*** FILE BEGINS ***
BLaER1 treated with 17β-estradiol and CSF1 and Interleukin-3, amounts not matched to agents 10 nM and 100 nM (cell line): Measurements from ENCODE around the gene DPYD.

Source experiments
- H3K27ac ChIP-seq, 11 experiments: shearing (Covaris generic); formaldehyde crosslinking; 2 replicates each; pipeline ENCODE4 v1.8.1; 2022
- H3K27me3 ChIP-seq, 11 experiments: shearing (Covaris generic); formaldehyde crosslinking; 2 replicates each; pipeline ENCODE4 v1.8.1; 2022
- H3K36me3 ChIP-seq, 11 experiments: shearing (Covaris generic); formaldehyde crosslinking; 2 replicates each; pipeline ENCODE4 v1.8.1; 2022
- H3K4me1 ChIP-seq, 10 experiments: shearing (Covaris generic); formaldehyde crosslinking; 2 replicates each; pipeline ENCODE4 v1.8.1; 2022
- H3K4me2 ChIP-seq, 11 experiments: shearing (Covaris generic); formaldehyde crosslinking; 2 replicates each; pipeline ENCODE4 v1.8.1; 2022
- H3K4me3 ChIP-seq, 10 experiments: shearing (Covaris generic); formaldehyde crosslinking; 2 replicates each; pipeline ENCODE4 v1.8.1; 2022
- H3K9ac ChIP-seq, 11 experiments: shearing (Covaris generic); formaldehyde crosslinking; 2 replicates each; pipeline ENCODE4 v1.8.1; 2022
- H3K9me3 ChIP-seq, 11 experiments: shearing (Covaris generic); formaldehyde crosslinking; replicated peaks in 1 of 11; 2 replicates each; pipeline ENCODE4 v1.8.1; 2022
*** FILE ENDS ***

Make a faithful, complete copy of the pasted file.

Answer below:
BLaER1 treated with 17β-estradiol and CSF1 and Interleukin-3, amounts not matched to agents 10 nM and 100 nM (cell line): Measurements from ENCODE around the gene DPYD.

Source experiments
- H3K27ac ChIP-seq, 11 experiments: shearing (Covaris generic); formaldehyde crosslinking; 2 replicates each; pipeline ENCODE4 v1.8.1; 2022
- H3K27me3 ChIP-seq, 11 experiments: shearing (Covaris generic); formaldehyde crosslinking; 2 replicates each; pipeline ENCODE4 v1.8.1; 2022
- H3K36me3 ChIP-seq, 11 experiments: shearing (Covaris generic); formaldehyde crosslinking; 2 replicates each; pipeline ENCODE4 v1.8.1; 2022
- H3K4me1 ChIP-seq, 10 experiments: shearing (Covaris generic); formaldehyde crosslinking; 2 replicates each; pipeline ENCODE4 v1.8.1; 2022
- H3K4me2 ChIP-seq, 11 experiments: shearing (Covaris generic); formaldehyde crosslinking; 2 replicates each; pipeline ENCODE4 v1.8.1; 2022
- H3K4me3 ChIP-seq, 10 experiments: shearing (Covaris generic); formaldehyde crosslinking; 2 replicates each; pipeline ENCODE4 v1.8.1; 2022
- H3K9ac ChIP-seq, 11 experiments: shearing (Covaris generic); formaldehyde crosslinking; 2 replicates each; pipeline ENCODE4 v1.8.1; 2022
- H3K9me3 ChIP-seq, 11 experiments: shearing (Covaris generic); formaldehyde crosslinking; replicated peaks in 1 of 11; 2 replicates each; pipeline ENCODE4 v1.8.1; 2022